How Florida Can Restore Confidence in the Solar Industry
By Daniel Stevens
Last November, Floridians voted down a controversial ballot measure that would have limited expansion of rooftop solar panels. While voters declared their support for green energy, the industry’s customers have been telling a different story. In hundreds of complaints filed with the Florida Attorney General’s Office, customers across the state reported how they have been mistreated by companies selling rooftop solar panels. If solar energy is going to expand responsibly, the Attorney General needs to intervene and hold the industry’s bad actors accountable.
That’s why earlier this year, my organization, Campaign for Accountability asked Florida Attorney General Pam Bondi to open an investigation into the misleading marketing practices of companies that install solar panels. CfA’s complaint followed previous work by two consumer watchdog groups, Public Citizen and the National Consumer Law Center (NCLC), which cautioned federal authorities about the industry.
Last August, Public Citizen, submitted comments to the Federal Trade Commission, criticizing the arbitration clauses included in rooftop solar contracts and noted that solar leasing arrangements pose “significant financial risks for families.” Similarly, NCLC submitted comments to the Consumer Financial Protection Bureau, also in August, urging the agency to take action to protect low-income consumers citing, among other things, a dramatic increase in leases for solar panels “and extensive complaints of false claims as to the savings with such panels and the terms of the leases.”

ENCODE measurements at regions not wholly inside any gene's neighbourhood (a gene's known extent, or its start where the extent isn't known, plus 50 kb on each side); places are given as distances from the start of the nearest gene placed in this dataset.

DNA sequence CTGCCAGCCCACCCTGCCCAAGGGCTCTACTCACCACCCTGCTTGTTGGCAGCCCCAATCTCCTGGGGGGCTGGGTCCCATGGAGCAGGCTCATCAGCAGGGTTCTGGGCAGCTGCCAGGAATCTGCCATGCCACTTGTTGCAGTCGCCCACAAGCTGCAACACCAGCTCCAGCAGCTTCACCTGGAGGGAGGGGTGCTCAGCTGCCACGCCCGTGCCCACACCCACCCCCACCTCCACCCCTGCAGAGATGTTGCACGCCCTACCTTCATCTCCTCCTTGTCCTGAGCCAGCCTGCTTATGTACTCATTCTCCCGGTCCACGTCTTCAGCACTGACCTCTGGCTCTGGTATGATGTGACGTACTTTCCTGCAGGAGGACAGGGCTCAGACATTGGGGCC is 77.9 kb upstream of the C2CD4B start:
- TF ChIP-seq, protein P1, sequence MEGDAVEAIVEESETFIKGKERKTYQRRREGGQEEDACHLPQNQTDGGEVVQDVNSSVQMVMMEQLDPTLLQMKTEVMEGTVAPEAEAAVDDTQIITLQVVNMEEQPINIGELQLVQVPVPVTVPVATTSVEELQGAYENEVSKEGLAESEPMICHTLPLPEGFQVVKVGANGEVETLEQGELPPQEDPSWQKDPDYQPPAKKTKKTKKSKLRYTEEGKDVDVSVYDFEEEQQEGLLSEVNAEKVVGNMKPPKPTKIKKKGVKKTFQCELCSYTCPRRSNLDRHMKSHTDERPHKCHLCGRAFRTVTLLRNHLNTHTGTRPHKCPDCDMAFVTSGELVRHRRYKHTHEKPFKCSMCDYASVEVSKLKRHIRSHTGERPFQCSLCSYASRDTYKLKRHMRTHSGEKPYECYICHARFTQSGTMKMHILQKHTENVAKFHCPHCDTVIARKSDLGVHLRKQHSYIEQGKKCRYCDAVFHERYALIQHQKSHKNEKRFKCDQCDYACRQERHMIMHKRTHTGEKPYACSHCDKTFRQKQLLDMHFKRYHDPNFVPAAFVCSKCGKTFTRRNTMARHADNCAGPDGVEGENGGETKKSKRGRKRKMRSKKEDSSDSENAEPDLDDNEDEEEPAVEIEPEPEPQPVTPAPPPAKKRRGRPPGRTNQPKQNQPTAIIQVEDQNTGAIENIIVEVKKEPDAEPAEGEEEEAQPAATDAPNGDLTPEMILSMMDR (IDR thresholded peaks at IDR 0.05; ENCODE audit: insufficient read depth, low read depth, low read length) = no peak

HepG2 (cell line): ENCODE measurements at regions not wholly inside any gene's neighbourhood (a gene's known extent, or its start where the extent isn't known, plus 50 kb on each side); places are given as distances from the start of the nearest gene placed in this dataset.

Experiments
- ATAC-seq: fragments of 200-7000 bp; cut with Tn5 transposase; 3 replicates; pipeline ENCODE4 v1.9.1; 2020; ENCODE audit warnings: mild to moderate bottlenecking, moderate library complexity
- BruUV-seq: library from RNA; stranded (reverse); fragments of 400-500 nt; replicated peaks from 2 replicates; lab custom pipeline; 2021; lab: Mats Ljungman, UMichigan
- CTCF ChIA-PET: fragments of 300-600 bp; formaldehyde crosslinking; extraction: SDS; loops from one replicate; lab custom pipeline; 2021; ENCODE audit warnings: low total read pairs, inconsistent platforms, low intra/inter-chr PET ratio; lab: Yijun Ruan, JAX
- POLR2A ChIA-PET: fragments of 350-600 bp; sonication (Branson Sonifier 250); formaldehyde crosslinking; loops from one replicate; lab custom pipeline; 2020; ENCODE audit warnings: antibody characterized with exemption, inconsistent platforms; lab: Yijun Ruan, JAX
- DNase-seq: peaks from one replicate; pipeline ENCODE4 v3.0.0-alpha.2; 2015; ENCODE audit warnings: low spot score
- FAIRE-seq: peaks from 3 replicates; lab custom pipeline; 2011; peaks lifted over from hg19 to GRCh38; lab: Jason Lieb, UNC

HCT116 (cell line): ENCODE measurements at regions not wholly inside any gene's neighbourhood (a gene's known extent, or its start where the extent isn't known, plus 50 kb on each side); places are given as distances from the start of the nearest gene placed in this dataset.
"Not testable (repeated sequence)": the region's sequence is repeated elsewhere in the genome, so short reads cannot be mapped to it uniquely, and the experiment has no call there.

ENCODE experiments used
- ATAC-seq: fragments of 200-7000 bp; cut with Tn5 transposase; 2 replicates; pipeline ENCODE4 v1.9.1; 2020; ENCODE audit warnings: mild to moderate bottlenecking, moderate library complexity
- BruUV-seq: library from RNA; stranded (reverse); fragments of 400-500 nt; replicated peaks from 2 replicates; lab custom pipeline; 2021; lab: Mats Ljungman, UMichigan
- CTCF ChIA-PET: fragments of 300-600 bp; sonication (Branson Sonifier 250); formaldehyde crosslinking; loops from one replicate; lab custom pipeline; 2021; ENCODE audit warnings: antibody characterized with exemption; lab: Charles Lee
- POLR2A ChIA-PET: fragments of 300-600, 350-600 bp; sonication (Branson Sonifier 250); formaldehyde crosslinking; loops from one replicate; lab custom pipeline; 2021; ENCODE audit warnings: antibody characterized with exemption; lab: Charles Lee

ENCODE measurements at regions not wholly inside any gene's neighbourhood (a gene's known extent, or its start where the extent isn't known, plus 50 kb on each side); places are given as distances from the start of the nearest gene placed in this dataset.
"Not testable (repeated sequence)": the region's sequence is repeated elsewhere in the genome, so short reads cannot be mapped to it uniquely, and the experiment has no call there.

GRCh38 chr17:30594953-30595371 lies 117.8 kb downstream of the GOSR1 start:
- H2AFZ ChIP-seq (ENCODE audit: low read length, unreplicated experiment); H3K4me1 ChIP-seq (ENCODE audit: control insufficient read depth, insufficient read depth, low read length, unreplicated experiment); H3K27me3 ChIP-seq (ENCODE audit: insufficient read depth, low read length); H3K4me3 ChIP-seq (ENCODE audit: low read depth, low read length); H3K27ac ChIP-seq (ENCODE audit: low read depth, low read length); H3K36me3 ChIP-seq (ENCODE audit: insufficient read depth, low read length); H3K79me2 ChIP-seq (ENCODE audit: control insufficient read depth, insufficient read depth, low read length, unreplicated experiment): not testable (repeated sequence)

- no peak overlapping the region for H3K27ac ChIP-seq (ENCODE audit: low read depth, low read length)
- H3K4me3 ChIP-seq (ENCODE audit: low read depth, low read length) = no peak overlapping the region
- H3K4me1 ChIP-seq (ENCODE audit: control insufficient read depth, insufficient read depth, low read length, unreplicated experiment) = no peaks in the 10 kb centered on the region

After Public Citizen and NCLC pointed out these problems, CfA asked the Florida Attorney General’s Office for copies of all consumer complaints about solar panels dating back to 2011. The complaints revealed a widespread pattern of apparent fraud and abuse by solar companies.
Consumers detailed how solar companies deceived them about the true costs of installing solar panels, incorrectly told them they’d receive tax credits, greatly exaggerated the savings they might realize on utility costs, performed shoddy installation and then failed to respond to complaints, and in a significant number of cases appear to have run credit checks on unsuspecting customers, negatively affecting their credit.
Many complainants noted that companies appeared to be targeting Florida’s senior population. An 85-year-old man wrote that a company promised him a 60 percent reduction in his monthly energy bill through a program aimed at seniors and would incur no other costs. A friend intervened, however, after realizing the man would be liable for $12,000 in project costs.
In another incident, the son of an elderly couple complained that his parents had been pressured into signing a contract after a company representative told them they had already agreed to the deal and had no choice.
These tactics appears to violate the Florida Deceptive and Unfair Trade Practices Act, which provides broad protection against “deceptive,” “unfair,” and “unconscionable” business acts or practices. The law includes enhanced penalties for anyone who directs such practices at senior citizens. Companies in Florida that have promised their products will lower utility costs or deliver additional tax credits may have violated the law.
As a supporter of the environment, and someone who believes our country must take action to slow global climate change, I am hopeful that Attorney General’s Office can step in now to clean up the rooftop solar industry before it is too late. Customers in Florida need to have confidence that they can buy or lease solar panels from honest brokers.
Daniel Stevens is the executive director of Campaign for Accountability, a government watchdog group based in Washington, D.C.